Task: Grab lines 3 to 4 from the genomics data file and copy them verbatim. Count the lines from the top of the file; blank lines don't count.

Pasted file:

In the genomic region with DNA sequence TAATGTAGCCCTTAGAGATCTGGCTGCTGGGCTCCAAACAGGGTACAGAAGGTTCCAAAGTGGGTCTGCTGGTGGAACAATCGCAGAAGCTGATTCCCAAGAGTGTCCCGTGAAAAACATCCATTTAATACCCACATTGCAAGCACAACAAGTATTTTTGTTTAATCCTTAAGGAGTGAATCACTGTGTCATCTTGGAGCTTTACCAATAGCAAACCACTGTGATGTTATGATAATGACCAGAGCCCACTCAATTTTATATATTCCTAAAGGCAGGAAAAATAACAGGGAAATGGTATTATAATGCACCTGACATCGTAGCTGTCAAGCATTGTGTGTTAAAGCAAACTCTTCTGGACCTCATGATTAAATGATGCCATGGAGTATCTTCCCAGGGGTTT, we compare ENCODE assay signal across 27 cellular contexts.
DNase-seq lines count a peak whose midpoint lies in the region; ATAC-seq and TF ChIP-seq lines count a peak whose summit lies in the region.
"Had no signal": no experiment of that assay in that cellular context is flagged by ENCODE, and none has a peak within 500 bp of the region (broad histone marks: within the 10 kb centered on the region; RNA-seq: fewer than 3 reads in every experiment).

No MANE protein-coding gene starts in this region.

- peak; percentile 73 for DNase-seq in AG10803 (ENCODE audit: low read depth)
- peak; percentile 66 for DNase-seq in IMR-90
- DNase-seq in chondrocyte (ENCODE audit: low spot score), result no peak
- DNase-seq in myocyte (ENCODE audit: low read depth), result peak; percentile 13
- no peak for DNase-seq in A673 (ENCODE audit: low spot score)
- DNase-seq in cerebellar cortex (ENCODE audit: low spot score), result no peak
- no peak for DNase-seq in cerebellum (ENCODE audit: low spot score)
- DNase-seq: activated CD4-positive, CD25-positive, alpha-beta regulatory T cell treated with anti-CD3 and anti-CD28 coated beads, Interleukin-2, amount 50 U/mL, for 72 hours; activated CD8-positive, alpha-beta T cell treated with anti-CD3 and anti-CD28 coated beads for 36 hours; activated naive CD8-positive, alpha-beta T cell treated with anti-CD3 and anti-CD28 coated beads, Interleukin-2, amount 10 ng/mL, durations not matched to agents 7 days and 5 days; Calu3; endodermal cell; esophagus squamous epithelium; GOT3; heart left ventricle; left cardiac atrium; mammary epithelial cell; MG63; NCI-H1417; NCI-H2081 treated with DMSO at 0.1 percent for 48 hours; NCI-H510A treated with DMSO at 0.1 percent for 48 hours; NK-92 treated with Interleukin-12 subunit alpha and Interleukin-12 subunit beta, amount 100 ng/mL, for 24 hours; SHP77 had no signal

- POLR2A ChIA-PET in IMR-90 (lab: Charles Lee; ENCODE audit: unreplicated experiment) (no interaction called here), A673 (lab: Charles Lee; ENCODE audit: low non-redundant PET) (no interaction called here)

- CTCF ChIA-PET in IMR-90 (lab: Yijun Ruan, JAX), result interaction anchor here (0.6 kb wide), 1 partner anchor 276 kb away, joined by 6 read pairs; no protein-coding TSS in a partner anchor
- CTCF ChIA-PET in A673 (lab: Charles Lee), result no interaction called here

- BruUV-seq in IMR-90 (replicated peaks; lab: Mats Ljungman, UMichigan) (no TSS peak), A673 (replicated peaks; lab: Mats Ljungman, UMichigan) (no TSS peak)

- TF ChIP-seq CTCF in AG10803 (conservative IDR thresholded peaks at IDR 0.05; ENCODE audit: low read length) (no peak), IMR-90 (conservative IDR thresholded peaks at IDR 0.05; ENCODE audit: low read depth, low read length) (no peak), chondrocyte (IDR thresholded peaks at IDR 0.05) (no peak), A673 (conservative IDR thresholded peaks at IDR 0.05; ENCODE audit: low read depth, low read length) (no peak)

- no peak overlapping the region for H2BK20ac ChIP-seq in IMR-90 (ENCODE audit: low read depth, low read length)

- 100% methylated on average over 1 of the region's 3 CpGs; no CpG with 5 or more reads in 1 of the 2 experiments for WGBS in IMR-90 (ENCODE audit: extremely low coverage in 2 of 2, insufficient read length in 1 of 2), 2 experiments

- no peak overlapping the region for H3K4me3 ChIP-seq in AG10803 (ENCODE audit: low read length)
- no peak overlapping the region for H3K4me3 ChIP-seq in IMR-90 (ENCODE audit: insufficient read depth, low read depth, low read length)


"Had no signal": no experiment of that assay in that cellular context is flagged by ENCODE, and none has a peak within 500 bp of the region (broad histone marks: within the 10 kb centered on the region; RNA-seq: fewer than 3 reads in every experiment).

No MANE protein-coding gene starts in this region.